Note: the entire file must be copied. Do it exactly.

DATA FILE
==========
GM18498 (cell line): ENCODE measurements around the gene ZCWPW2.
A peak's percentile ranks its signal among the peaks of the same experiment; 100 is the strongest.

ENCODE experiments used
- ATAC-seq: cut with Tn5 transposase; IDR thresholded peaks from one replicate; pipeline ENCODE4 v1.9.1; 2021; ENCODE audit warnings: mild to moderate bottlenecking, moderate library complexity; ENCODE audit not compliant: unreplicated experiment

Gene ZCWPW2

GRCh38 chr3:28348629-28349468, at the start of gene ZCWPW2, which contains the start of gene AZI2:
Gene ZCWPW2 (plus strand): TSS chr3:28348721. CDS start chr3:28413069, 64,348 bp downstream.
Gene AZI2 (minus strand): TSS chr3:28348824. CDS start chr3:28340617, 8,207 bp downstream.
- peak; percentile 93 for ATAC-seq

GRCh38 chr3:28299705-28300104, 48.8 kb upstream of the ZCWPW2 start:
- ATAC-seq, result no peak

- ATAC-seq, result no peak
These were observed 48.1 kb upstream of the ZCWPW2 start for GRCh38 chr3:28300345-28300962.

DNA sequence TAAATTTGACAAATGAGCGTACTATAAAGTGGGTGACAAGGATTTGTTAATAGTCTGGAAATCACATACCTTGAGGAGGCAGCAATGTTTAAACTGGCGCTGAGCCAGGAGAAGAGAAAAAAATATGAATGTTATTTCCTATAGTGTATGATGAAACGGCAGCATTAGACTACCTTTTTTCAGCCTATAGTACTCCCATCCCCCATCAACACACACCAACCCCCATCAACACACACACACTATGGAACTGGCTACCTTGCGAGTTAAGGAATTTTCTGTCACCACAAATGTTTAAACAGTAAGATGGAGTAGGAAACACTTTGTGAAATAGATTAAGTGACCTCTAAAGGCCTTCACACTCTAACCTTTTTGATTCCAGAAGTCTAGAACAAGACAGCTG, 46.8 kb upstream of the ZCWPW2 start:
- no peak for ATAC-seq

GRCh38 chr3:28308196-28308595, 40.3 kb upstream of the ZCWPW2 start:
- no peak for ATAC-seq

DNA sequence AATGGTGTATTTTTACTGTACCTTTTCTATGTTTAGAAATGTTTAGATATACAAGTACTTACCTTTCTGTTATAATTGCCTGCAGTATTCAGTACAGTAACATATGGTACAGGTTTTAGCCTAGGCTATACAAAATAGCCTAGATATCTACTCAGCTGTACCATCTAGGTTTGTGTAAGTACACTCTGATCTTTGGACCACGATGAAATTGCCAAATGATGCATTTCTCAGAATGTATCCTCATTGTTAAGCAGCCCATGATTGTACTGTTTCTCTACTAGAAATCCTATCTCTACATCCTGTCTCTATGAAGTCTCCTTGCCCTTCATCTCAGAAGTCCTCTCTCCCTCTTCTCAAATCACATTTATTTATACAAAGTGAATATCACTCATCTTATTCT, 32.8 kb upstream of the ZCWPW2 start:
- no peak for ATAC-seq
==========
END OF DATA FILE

GM18498 (cell line): ENCODE measurements around the gene ZCWPW2.
A peak's percentile ranks its signal among the peaks of the same experiment; 100 is the strongest.

ENCODE experiments used
- ATAC-seq: cut with Tn5 transposase; IDR thresholded peaks from one replicate; pipeline ENCODE4 v1.9.1; 2021; ENCODE audit warnings: mild to moderate bottlenecking, moderate library complexity; ENCODE audit not compliant: unreplicated experiment

Gene ZCWPW2

GRCh38 chr3:28348629-28349468, at the start of gene ZCWPW2, which contains the start of gene AZI2:
Gene ZCWPW2 (plus strand): TSS chr3:28348721. CDS start chr3:28413069, 64,348 bp downstream.
Gene AZI2 (minus strand): TSS chr3:28348824. CDS start chr3:28340617, 8,207 bp downstream.
- peak; percentile 93 for ATAC-seq

GRCh38 chr3:28299705-28300104, 48.8 kb upstream of the ZCWPW2 start:
- ATAC-seq, result no peak

- ATAC-seq, result no peak
These were observed 48.1 kb upstream of the ZCWPW2 start for GRCh38 chr3:28300345-28300962.

DNA sequence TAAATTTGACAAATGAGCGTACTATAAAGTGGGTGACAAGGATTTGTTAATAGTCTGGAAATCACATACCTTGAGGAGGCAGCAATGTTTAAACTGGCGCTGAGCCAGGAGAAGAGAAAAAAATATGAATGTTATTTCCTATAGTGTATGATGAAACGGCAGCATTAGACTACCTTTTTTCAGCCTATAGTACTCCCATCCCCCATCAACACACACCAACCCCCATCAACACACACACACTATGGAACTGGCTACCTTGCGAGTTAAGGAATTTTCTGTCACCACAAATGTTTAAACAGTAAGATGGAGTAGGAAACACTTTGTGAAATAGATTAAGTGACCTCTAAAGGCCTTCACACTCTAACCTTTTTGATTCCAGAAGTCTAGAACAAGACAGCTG, 46.8 kb upstream of the ZCWPW2 start:
- no peak for ATAC-seq

GRCh38 chr3:28308196-28308595, 40.3 kb upstream of the ZCWPW2 start:
- no peak for ATAC-seq

DNA sequence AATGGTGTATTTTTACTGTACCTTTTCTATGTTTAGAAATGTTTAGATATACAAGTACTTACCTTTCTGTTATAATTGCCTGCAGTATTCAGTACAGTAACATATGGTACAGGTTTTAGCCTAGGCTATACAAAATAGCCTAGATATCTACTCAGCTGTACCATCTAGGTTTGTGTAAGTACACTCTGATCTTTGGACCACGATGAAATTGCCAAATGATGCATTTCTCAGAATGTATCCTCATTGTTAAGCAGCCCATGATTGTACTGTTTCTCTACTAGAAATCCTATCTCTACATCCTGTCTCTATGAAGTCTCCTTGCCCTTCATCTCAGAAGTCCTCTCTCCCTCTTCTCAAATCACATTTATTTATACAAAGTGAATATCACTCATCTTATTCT, 32.8 kb upstream of the ZCWPW2 start:
- no peak for ATAC-seq